Another handy way of grasping the cockroach reproduction rate, of course, is to relate it to large naval vessels. Researchers once used a computer to figure out that if you started with 100 fertilized female roaches, and they each reproduced for five generations, and everybody survived, the resultant cockroaches, combined, would weigh a little more than eight aircraft carriers. Think about that. Me, I would just as soon not.
* * *
We have good news and bad news.
The good news is: Any given Asian cockroach is very easy to kill. Just about any old pesticide will do it.
The bad news is, well, frankly, there is so much bad news, it's hard to decide where to start. For one thing, there's the problem of cross-breeding. Although the research on this is still going on, it looks as though Asian cockroaches can and will mate with German ones. This could mean big trouble, because over the years German cockroaches have become very resistant to many pesticides. You spray them with what you think is a real killer brand of bug spray, and it's all they can do to keep from bursting out laughing. What the bug people are concerned about is that Asian-German offspring could turn out to have the pesticide resistance of the Germans, combined with the mobility and attraction to light of the Asians.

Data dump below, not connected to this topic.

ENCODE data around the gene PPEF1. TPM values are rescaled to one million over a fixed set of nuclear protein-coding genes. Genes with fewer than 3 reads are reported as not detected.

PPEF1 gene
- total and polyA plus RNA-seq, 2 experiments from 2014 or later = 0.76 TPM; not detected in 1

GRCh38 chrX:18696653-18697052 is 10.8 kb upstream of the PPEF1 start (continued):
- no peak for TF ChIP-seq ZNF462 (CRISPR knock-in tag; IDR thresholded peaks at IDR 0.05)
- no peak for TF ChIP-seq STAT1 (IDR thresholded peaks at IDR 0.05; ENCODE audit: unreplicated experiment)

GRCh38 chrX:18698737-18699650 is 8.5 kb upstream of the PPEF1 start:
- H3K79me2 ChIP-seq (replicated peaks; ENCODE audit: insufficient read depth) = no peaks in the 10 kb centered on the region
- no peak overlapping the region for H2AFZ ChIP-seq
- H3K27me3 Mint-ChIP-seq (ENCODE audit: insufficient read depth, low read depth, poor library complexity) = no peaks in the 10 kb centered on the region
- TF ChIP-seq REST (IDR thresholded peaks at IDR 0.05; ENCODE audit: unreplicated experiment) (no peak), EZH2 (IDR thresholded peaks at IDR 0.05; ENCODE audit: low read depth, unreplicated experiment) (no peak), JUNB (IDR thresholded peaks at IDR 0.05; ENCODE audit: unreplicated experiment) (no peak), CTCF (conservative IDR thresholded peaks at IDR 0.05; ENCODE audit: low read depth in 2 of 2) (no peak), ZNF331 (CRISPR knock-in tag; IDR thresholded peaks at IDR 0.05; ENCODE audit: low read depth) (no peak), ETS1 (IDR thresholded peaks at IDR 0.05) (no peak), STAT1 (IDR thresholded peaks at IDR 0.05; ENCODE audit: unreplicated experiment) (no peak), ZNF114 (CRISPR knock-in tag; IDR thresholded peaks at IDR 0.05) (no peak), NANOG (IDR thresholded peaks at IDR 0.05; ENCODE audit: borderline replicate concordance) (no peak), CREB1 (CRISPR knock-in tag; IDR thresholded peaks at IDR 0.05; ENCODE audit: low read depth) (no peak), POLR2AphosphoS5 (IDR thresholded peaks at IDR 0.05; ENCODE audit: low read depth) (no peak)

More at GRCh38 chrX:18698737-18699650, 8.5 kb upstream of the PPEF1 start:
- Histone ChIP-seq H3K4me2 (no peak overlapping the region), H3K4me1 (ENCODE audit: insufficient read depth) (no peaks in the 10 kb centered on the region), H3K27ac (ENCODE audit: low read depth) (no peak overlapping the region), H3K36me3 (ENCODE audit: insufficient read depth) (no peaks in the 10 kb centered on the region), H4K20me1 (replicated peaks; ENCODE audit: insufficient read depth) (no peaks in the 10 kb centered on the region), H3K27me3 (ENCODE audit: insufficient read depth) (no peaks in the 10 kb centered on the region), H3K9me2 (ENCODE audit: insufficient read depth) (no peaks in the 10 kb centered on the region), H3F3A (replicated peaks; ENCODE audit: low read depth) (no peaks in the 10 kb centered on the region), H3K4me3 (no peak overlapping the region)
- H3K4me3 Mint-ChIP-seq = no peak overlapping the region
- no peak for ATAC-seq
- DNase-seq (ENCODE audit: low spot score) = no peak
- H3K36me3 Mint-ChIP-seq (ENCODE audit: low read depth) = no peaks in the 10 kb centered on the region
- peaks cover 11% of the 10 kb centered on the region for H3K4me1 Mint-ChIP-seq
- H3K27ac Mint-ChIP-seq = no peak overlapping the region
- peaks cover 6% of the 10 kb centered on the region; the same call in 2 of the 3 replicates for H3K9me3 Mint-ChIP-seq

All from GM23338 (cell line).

But even if the two species don't cross-breed, odds are that the Asians will eventually become resistant anyway, according to Dr. Mary Voss, professor of entomology at Virginia Polytechnic Institute and one of the world's top experts on cockroach genetics. (Somebody has to do it.)
"My feeling would be that if you have a large enough population, they'll develop a resistance, " she said. "Most insects do."
Ross, who has seen a lot of cockroaches, was in the Tampa area recently, collecting specimens of the Asians for her research. I asked her if she had ever seen infestations like that before.
"Never, " she said. "And my goodness, I've never seen a cockroach fly the way that one does."